There are a lot of things I like about this book. I like that (as with Sáenz’s Sammy and Juliana in Hollywood, which I loved) the speaker is Mexican-American but that this isn’t an “issue” that the book is trying to work through in any intentional way. I like that the age and situation of the protagonist is unconventional—Zach’s already 18, and he interacts almost exclusively with older people at the treatment facility where he’s recovering from his alcohol addiction and learning to remember the secret that’s cutting him off from the world. I like Zach’s voice, which is distant and intimate almost at the same time, shying away from emotive language (because Zach is a pro at finding ways not to feel) in such a way that we, as readers, feel for him.
Some people were annoyed by the tics in Zach’s private language; he says “tears me up” and “wigs me out” often. But I read this as a way of noting that he’s had an emotional response while evading the need to be responsible for the specific feelings. While others might object to the (unbelievably) sunny ending, I share my friend Alisa's conviction that part of the point of the book is that you ought to believe in this kind of ending, that nothing is more improbable yet necessary to believe in than an addict’s recovery.
The things that bothered me had to do with character and plotting. Part of this comes from Zach’s situation: there’s a muted, flattened affect in the narration because he’s determined not to feel anything and a lot of vagueness in what he narrates because he’s determined not to remember anything. But somehow, as the novel progresses, it undercuts its own drama. I come to know without knowing the source of Zach’s trauma, and even though it’s built up as THE revelation, I have trouble caring when I find out because I still know so little about the particulars of Zach’s family life.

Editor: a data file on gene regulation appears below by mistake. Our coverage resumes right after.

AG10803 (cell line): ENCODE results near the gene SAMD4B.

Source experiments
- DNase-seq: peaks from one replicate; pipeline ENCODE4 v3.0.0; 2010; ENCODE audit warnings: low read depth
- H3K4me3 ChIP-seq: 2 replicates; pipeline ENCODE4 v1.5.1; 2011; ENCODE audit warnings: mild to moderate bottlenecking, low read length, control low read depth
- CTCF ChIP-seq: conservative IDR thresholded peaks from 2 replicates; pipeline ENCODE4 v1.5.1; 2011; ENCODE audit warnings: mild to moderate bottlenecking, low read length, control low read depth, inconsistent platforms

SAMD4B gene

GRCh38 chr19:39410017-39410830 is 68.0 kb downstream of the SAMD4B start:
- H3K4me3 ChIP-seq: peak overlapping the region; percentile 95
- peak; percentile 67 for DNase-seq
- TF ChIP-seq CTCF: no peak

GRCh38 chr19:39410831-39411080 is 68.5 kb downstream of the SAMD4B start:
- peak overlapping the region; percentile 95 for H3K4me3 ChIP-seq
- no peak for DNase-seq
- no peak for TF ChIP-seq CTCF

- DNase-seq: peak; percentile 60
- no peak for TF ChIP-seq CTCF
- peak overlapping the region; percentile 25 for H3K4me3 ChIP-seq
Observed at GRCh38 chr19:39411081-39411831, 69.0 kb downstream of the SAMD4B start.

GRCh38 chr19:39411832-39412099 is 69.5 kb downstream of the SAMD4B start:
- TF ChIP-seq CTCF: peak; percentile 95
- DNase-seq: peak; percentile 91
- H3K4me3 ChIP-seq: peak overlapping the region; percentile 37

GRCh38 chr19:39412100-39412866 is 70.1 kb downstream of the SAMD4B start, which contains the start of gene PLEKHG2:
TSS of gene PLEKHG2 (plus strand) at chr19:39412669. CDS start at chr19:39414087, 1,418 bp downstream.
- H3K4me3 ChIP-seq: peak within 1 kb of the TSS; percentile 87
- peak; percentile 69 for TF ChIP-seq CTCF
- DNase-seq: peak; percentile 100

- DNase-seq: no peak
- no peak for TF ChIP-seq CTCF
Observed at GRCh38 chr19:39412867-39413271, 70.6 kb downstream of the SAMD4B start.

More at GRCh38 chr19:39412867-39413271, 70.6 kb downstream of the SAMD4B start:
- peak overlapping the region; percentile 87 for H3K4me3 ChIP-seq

Also, I get that Zach’s self-esteem issues keep him from seeing himself as others can see him, but I had trouble swallowing all the well-meaning interventions, not just by Zach’s therapist, but also by many of his fellow addicts. This was least convincing in one particular case, which illustrates in part my broader objection. One of Zach’s roommates, Sharkey, quits the facility, only to be replaced by Amit, who functions virtually identically to Sharkey in Zach’s life. Now, the similarity of their characters is bad enough: both are sleepwalking coke addicts with street smarts, sharp attitudes, and a passion for sunglasses and shoes. But what really gets me is that there is nothing that motivates Amit’s concern for Zach. He shows up, and suddenly he’s all caring and concerned. It’s as if (and the cynic in me wonders if Sharkey and Amit weren’t originally one character) Amit has just taken over Sharkey’s role.
Still, this is a thoughtful novel that may especially appeal to male readers and those who feel disconnected from family and peers. In terms of tone and development, LAST NIGHT I SANG TO THE MONSTER reminds me of Greg Galloway’s AS SIMPLE AS SNOW. I like Sáenz’s book much more, though.